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**Week 3: Derivative of logarithmic Exponential and Trigonometric Functions. ( Exercise 3.2 , Exercise 3.3)**

On the page Definition of the **Derivative**, we have found the expression for the **derivative** of the natural **logarithm function** y=**ln**x: (**ln**x)′=1x. Now we consider the **logarithmic function** with arbitrary base and obtain a formula for its **derivative**. Δy=**log**a(x+Δx)−**log**ax. Note that the **exponential function** f( x) = **e** x has the special property that its **derivative** is the **function** itself, f′( x) = **e** x = f( x).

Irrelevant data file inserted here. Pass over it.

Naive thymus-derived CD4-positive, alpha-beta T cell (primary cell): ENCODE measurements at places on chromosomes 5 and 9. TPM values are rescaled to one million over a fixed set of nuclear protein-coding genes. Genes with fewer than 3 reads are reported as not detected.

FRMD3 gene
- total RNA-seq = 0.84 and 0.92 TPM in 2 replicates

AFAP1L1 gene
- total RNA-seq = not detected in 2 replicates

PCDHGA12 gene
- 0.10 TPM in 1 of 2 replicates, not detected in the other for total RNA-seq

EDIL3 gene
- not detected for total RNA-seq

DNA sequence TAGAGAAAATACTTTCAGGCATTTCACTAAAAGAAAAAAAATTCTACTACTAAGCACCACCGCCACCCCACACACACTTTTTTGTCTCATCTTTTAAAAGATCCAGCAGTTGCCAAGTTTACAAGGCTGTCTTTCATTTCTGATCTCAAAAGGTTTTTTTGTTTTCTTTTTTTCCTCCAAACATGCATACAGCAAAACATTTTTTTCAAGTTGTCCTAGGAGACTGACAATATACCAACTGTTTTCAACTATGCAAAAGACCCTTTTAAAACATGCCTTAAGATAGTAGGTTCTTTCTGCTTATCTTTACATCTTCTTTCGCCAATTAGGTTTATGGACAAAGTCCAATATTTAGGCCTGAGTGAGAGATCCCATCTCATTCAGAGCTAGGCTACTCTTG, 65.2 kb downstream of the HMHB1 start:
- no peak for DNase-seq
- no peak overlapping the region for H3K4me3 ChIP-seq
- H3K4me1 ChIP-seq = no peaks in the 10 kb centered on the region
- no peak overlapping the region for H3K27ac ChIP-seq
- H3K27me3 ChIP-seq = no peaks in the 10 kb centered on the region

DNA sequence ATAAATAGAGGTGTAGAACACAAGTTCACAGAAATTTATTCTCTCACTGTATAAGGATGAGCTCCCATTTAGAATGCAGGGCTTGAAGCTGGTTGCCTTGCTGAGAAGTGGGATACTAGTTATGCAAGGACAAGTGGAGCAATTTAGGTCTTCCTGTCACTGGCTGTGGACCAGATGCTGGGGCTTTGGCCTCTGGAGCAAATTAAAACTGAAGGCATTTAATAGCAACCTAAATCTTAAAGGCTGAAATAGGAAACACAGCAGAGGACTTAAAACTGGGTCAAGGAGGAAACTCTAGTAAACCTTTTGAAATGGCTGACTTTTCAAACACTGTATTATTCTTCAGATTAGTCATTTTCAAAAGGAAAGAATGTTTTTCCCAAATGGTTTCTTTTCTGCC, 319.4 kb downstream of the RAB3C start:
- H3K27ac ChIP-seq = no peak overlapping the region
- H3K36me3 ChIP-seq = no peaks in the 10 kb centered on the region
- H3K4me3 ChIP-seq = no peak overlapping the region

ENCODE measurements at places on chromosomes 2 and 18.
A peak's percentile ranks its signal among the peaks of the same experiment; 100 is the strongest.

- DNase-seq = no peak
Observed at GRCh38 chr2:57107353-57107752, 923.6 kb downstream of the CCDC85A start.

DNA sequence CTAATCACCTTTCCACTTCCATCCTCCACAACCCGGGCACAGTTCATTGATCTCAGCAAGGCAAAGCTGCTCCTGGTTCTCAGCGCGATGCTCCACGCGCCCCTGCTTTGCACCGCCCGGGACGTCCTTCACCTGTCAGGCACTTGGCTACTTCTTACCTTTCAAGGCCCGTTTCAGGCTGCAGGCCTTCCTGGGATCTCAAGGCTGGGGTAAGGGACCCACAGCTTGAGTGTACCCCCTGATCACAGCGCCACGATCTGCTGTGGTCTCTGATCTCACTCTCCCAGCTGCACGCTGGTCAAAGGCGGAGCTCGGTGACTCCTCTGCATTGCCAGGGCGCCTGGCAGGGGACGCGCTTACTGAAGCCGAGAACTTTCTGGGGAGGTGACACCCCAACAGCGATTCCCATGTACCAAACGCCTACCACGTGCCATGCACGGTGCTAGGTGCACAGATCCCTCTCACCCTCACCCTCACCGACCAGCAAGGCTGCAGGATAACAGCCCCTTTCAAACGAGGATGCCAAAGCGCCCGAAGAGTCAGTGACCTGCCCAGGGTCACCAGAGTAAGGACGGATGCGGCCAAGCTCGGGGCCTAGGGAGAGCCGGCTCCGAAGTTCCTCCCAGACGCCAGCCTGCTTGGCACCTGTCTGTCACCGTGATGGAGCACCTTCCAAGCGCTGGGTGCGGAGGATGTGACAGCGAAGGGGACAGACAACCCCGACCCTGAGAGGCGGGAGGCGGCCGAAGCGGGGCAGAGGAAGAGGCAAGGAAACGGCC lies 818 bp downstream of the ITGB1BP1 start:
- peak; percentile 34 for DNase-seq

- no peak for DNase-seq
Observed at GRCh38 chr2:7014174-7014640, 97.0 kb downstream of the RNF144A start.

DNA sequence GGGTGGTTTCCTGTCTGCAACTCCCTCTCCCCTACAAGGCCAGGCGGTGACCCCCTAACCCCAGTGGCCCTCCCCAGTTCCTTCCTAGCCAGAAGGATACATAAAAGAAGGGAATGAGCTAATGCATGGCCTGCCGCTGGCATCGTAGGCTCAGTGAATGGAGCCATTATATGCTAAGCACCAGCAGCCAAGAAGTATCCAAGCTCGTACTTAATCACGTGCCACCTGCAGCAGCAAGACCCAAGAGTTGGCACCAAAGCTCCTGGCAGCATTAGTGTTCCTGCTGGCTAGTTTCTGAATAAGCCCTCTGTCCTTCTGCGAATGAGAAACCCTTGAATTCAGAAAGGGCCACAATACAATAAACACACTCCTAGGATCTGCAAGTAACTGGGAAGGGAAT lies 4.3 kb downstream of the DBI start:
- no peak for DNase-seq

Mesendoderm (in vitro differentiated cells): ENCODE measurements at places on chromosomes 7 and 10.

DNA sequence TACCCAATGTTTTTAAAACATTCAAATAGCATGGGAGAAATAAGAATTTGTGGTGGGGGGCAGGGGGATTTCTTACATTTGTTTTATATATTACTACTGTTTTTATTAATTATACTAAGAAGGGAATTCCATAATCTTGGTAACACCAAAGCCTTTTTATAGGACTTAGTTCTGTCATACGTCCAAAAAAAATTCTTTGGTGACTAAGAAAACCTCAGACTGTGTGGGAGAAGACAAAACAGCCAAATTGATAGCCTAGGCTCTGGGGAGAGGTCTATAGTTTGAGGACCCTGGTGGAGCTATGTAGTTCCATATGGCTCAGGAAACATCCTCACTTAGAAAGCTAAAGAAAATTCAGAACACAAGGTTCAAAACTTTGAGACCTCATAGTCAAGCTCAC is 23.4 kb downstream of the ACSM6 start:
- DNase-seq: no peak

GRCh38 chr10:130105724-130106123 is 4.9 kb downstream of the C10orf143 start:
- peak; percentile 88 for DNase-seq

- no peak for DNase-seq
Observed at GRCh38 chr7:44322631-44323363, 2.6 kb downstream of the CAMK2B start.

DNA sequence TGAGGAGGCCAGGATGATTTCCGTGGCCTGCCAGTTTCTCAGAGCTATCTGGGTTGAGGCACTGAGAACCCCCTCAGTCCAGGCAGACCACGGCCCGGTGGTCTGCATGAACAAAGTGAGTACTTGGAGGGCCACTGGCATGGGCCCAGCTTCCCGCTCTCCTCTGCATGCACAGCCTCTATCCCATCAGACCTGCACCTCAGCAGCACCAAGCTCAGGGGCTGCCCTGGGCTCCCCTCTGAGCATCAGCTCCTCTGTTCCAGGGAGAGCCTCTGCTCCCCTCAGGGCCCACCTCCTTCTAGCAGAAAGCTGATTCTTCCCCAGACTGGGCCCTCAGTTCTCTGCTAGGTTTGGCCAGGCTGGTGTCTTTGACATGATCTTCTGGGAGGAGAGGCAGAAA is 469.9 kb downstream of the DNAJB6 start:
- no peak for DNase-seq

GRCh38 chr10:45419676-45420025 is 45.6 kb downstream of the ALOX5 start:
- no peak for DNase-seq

In mathematics, the **trigonometric functions** (also called **circular functions**, **angle functions** or **goniometric functions**[1][2]) are real functions which relate an angle of a right-angled triangle to ratios of two side lengths. They are widely used in all sciences that are related to geometry, such as navigation, solid mechanics, celestial mechanics, geodesy, and many others. They are among the simplest periodic functions, and as such are also widely used for studying periodic phenomena through Fourier analysis.

The trigonometric functions most widely used in modern mathematics are the **sine**, the **cosine**, and the **tangent**. Their reciprocals are respectively the **cosecant**, the **secant**, and the **cotangent**, which are less used.